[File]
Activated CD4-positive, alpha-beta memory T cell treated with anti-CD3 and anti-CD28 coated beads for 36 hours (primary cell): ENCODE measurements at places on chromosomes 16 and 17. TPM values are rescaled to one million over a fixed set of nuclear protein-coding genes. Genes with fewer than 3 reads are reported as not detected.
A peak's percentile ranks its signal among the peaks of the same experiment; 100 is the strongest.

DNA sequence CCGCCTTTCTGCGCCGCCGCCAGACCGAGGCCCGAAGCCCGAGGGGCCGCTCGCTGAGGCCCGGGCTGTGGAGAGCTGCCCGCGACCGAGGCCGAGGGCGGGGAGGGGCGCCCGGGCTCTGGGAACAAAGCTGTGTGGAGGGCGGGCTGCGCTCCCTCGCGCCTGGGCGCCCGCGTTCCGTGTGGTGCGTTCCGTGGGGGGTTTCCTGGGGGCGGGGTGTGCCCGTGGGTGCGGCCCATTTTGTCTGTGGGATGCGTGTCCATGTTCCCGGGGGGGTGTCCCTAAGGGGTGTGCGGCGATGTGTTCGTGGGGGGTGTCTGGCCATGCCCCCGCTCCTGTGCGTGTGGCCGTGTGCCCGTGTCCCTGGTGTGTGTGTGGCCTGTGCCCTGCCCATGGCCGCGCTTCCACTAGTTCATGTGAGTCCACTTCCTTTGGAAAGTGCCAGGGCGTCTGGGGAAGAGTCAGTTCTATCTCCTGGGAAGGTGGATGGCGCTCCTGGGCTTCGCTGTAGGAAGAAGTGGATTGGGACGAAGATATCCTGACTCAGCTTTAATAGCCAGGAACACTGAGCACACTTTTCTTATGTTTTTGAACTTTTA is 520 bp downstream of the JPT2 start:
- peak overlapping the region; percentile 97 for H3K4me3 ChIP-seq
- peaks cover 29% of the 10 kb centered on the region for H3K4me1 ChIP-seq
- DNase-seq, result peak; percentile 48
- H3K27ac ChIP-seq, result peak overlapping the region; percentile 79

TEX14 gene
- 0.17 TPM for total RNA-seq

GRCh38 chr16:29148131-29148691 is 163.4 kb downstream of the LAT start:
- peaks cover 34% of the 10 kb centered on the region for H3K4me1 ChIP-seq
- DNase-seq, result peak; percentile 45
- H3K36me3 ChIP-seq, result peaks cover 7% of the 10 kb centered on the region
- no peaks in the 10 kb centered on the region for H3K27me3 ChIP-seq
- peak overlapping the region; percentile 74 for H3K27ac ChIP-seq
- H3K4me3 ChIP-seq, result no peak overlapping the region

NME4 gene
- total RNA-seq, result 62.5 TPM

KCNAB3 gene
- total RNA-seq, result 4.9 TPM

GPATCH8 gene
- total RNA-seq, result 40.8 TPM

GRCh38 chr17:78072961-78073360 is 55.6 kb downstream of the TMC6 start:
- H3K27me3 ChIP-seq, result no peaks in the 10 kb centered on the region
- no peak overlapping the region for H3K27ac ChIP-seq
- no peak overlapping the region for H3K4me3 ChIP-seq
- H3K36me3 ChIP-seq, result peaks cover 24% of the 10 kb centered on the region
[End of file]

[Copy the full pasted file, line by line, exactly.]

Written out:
Activated CD4-positive, alpha-beta memory T cell treated with anti-CD3 and anti-CD28 coated beads for 36 hours (primary cell): ENCODE measurements at places on chromosomes 16 and 17. TPM values are rescaled to one million over a fixed set of nuclear protein-coding genes. Genes with fewer than 3 reads are reported as not detected.
A peak's percentile ranks its signal among the peaks of the same experiment; 100 is the strongest.

DNA sequence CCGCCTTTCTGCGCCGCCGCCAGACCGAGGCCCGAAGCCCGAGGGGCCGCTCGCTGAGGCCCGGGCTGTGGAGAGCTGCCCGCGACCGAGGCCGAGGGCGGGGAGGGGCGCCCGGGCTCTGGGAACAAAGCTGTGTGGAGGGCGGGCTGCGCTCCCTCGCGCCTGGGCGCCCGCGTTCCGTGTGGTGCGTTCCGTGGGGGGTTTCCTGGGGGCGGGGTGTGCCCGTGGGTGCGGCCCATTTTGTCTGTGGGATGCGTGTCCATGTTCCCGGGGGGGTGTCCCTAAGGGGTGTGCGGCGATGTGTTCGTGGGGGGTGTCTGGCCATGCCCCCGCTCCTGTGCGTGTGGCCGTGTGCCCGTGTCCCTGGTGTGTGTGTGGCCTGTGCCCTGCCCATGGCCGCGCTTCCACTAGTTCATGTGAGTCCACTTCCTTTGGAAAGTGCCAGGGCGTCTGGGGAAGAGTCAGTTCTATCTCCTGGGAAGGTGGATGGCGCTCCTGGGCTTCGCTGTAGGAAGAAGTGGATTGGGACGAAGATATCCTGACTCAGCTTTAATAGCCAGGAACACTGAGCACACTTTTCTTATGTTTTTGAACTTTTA is 520 bp downstream of the JPT2 start:
- peak overlapping the region; percentile 97 for H3K4me3 ChIP-seq
- peaks cover 29% of the 10 kb centered on the region for H3K4me1 ChIP-seq
- DNase-seq, result peak; percentile 48
- H3K27ac ChIP-seq, result peak overlapping the region; percentile 79

TEX14 gene
- 0.17 TPM for total RNA-seq

GRCh38 chr16:29148131-29148691 is 163.4 kb downstream of the LAT start:
- peaks cover 34% of the 10 kb centered on the region for H3K4me1 ChIP-seq
- DNase-seq, result peak; percentile 45
- H3K36me3 ChIP-seq, result peaks cover 7% of the 10 kb centered on the region
- no peaks in the 10 kb centered on the region for H3K27me3 ChIP-seq
- peak overlapping the region; percentile 74 for H3K27ac ChIP-seq
- H3K4me3 ChIP-seq, result no peak overlapping the region

NME4 gene
- total RNA-seq, result 62.5 TPM

KCNAB3 gene
- total RNA-seq, result 4.9 TPM

GPATCH8 gene
- total RNA-seq, result 40.8 TPM

GRCh38 chr17:78072961-78073360 is 55.6 kb downstream of the TMC6 start:
- H3K27me3 ChIP-seq, result no peaks in the 10 kb centered on the region
- no peak overlapping the region for H3K27ac ChIP-seq
- no peak overlapping the region for H3K4me3 ChIP-seq
- H3K36me3 ChIP-seq, result peaks cover 24% of the 10 kb centered on the region